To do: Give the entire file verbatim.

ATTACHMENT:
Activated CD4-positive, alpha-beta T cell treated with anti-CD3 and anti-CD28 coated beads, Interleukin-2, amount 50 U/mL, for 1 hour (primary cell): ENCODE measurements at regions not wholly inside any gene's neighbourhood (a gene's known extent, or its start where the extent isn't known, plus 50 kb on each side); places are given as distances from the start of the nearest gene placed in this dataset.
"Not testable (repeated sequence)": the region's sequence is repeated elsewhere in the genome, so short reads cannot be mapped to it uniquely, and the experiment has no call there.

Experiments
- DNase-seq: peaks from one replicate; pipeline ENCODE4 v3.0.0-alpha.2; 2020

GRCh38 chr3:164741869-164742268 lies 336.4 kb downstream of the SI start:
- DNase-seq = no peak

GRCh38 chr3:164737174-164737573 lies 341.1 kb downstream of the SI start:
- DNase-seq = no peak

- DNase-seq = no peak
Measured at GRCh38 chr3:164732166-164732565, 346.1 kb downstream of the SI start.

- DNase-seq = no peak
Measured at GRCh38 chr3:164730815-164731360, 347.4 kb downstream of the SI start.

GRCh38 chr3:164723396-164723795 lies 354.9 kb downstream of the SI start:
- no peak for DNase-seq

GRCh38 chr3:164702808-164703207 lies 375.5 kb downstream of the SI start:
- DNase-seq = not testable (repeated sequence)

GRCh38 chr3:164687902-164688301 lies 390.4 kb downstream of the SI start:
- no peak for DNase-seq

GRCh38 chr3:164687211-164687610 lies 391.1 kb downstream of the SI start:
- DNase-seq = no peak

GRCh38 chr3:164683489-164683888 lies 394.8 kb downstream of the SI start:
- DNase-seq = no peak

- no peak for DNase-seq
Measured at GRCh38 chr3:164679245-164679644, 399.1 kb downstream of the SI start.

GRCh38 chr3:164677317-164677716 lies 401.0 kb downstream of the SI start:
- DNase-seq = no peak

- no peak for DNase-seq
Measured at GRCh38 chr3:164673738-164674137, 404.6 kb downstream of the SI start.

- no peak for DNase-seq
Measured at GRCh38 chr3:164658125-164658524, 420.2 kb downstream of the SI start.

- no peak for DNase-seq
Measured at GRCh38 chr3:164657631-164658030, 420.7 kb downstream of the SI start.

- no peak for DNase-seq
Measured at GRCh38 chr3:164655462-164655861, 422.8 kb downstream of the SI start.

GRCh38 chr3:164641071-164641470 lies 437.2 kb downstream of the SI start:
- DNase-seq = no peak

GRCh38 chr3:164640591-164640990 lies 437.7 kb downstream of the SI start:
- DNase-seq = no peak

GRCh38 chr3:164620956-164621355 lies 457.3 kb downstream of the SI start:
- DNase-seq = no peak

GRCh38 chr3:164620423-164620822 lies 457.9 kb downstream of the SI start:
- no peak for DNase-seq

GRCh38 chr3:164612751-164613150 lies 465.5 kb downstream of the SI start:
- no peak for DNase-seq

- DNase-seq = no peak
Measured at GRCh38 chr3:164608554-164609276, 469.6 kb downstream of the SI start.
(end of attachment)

Activated CD4-positive, alpha-beta T cell treated with anti-CD3 and anti-CD28 coated beads, Interleukin-2, amount 50 U/mL, for 1 hour (primary cell): ENCODE measurements at regions not wholly inside any gene's neighbourhood (a gene's known extent, or its start where the extent isn't known, plus 50 kb on each side); places are given as distances from the start of the nearest gene placed in this dataset.
"Not testable (repeated sequence)": the region's sequence is repeated elsewhere in the genome, so short reads cannot be mapped to it uniquely, and the experiment has no call there.

Experiments
- DNase-seq: peaks from one replicate; pipeline ENCODE4 v3.0.0-alpha.2; 2020

GRCh38 chr3:164741869-164742268 lies 336.4 kb downstream of the SI start:
- DNase-seq = no peak

GRCh38 chr3:164737174-164737573 lies 341.1 kb downstream of the SI start:
- DNase-seq = no peak

- DNase-seq = no peak
Measured at GRCh38 chr3:164732166-164732565, 346.1 kb downstream of the SI start.

- DNase-seq = no peak
Measured at GRCh38 chr3:164730815-164731360, 347.4 kb downstream of the SI start.

GRCh38 chr3:164723396-164723795 lies 354.9 kb downstream of the SI start:
- no peak for DNase-seq

GRCh38 chr3:164702808-164703207 lies 375.5 kb downstream of the SI start:
- DNase-seq = not testable (repeated sequence)

GRCh38 chr3:164687902-164688301 lies 390.4 kb downstream of the SI start:
- no peak for DNase-seq

GRCh38 chr3:164687211-164687610 lies 391.1 kb downstream of the SI start:
- DNase-seq = no peak

GRCh38 chr3:164683489-164683888 lies 394.8 kb downstream of the SI start:
- DNase-seq = no peak

- no peak for DNase-seq
Measured at GRCh38 chr3:164679245-164679644, 399.1 kb downstream of the SI start.

GRCh38 chr3:164677317-164677716 lies 401.0 kb downstream of the SI start:
- DNase-seq = no peak

- no peak for DNase-seq
Measured at GRCh38 chr3:164673738-164674137, 404.6 kb downstream of the SI start.

- no peak for DNase-seq
Measured at GRCh38 chr3:164658125-164658524, 420.2 kb downstream of the SI start.

- no peak for DNase-seq
Measured at GRCh38 chr3:164657631-164658030, 420.7 kb downstream of the SI start.

- no peak for DNase-seq
Measured at GRCh38 chr3:164655462-164655861, 422.8 kb downstream of the SI start.

GRCh38 chr3:164641071-164641470 lies 437.2 kb downstream of the SI start:
- DNase-seq = no peak

GRCh38 chr3:164640591-164640990 lies 437.7 kb downstream of the SI start:
- DNase-seq = no peak

GRCh38 chr3:164620956-164621355 lies 457.3 kb downstream of the SI start:
- DNase-seq = no peak

GRCh38 chr3:164620423-164620822 lies 457.9 kb downstream of the SI start:
- no peak for DNase-seq

GRCh38 chr3:164612751-164613150 lies 465.5 kb downstream of the SI start:
- no peak for DNase-seq

- DNase-seq = no peak
Measured at GRCh38 chr3:164608554-164609276, 469.6 kb downstream of the SI start.